In retrospective studies of diseases that follow medical treatment, it is necessary to ensure that exposure to treatment was not precipitated by an early manifestation of severe outcomes. At the time that glucocorticosteroids were first administered, objective evidence from the pMEWS score with individual components revealed no differences between groups. Physicians themselves reported that controlling fever was the indication, but there was no difference in the temperature of sARI cases and controls when glucocorticosteroid were administered. Physicians also offered no other observed indicator of severity upon which they could based their decision to use glucocorticosteroid. Other surveys conducted by Chinese Field Epidemiology Training Program showed that glucocorticosteroids were used commonly in rural areas of China as an anti-fever drug. But the current two guidelines for glucocorticosteroids use, it is clearly stated that glucocorticosteroids should not be used for such indications. Possible reasons that these drugs were so commonly used even regardless of guidelines was due to the very quick fever reducing effect and low cost. Generally speaking, well trained specialists will only use glucocorticosteroids management of critical pneumonia patients whereas village or township practitioners administer them indiscriminately to reduce fever and provide symptomatic relief. Many patients who developed sARI while on glucocorticosteroids were fortunate that their hospital physician did not continue administration for simple ILI cases. However, there were a few unfortunate cases where continued glucocorticosteroid use may have contributed to mortality.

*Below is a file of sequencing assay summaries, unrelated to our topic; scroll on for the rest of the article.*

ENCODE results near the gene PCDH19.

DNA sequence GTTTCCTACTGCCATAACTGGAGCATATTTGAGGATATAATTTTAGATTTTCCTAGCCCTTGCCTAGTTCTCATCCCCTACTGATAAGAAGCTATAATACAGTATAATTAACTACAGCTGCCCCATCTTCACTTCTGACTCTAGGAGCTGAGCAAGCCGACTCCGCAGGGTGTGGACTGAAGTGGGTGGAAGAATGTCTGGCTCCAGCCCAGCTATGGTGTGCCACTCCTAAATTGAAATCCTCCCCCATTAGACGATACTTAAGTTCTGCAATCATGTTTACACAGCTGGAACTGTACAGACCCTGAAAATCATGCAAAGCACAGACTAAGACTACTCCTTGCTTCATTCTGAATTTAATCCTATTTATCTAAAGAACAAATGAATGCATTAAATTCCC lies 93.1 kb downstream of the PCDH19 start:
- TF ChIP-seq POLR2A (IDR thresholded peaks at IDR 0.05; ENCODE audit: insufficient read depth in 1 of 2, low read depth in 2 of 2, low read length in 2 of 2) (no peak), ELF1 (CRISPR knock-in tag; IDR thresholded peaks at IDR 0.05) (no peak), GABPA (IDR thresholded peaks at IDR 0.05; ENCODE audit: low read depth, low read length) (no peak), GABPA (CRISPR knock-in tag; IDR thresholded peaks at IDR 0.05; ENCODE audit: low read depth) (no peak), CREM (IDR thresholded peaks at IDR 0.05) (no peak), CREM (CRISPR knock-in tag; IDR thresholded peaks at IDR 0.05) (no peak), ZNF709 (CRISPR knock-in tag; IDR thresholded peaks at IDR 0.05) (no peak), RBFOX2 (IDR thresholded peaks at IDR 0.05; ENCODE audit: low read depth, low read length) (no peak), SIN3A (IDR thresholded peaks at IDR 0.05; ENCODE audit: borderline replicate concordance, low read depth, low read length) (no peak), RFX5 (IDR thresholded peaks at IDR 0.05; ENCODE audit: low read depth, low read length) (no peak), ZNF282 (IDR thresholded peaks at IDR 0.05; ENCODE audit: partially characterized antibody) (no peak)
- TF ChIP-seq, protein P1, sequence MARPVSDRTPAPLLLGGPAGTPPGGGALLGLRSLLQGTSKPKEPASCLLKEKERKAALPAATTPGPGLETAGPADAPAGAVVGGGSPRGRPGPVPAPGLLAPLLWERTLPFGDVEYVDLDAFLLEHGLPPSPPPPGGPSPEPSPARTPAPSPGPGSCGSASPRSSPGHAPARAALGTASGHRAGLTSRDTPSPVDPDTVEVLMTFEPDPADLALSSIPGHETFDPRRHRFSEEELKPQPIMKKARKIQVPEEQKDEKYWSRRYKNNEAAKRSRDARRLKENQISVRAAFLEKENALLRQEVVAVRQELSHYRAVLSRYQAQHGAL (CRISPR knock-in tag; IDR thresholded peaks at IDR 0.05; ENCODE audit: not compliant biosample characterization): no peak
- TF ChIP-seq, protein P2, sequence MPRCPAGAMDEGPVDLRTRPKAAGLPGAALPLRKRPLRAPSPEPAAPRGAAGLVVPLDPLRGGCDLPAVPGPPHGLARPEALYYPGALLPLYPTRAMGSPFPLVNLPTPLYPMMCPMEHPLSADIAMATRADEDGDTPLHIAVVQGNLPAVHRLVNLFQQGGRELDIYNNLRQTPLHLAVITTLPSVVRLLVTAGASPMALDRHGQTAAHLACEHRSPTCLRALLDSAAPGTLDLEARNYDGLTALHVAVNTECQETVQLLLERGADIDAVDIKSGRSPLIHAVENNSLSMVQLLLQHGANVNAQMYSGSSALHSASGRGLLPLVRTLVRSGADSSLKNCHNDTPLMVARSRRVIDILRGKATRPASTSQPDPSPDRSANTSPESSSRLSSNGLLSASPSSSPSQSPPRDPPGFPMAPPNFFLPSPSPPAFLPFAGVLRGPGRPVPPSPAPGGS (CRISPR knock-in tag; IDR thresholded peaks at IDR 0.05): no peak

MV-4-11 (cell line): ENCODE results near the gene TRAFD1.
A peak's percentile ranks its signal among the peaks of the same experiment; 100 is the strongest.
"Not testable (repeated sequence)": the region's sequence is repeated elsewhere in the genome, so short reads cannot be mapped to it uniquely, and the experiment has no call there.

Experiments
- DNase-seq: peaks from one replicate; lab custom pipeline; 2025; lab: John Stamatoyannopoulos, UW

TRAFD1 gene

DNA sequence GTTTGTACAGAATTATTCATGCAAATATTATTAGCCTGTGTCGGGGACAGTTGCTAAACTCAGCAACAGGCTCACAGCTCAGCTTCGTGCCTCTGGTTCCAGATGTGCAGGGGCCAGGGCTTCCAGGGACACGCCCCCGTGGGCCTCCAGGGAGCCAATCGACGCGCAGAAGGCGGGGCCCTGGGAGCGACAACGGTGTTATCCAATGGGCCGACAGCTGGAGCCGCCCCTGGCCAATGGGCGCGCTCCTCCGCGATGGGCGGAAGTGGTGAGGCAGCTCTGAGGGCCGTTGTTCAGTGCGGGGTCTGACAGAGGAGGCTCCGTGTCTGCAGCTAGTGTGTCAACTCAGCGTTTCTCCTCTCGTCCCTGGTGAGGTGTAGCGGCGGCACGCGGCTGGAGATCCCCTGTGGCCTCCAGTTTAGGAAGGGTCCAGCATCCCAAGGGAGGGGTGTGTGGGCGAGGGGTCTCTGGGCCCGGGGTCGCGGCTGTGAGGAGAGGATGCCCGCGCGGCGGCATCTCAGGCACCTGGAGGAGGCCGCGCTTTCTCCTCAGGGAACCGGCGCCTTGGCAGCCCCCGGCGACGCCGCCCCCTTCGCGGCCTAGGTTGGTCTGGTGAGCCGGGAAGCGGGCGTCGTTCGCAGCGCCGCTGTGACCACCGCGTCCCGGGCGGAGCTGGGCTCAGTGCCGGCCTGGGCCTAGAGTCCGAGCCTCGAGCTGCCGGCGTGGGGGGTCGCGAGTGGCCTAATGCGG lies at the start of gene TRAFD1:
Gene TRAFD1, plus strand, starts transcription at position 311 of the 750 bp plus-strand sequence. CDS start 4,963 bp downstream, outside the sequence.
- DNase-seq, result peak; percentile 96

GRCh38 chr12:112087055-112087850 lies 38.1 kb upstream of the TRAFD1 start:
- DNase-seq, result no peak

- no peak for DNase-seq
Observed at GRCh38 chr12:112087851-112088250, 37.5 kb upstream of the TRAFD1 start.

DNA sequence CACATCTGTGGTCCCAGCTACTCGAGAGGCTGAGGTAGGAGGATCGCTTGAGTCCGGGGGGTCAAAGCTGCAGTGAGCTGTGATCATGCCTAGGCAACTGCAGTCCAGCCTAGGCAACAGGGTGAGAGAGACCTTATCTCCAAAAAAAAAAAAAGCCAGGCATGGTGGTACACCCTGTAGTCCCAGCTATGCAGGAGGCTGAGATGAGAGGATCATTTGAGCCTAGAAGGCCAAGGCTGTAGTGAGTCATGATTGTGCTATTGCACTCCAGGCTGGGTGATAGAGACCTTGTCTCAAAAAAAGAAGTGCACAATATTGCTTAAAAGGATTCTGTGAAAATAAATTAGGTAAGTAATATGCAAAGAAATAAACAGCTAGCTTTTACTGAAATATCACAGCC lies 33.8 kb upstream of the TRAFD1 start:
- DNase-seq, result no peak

NAIs including oseltamivir and peramivir are used for influenza treatment, can reduce influenza symptoms, and improve survival, with increasing benefit when administered within 48 h of symptom onset [25, 52,53,54,55,56,57]. Our investigation found that 74.0% (37/50) of sARI cases received NAIs compared to only 8.9% (7/79) of controls (ORM-H = 24.5, 95% CI = 8.7–68.4), however, of these 66% (33/50) sARI cases received NAIs after sARI onset. The ratio of NAI treatment before sARI onset was very low with only 8.0% (4/50) of sARI cases having received NAIs compared to 7.6% (6/79) of controls during an equivalent period after ILI onset (ORM-H = 0.6, 95% CI = 0.1–3.4). These results suggest that late NAIs use probably greatly limited its effectiveness.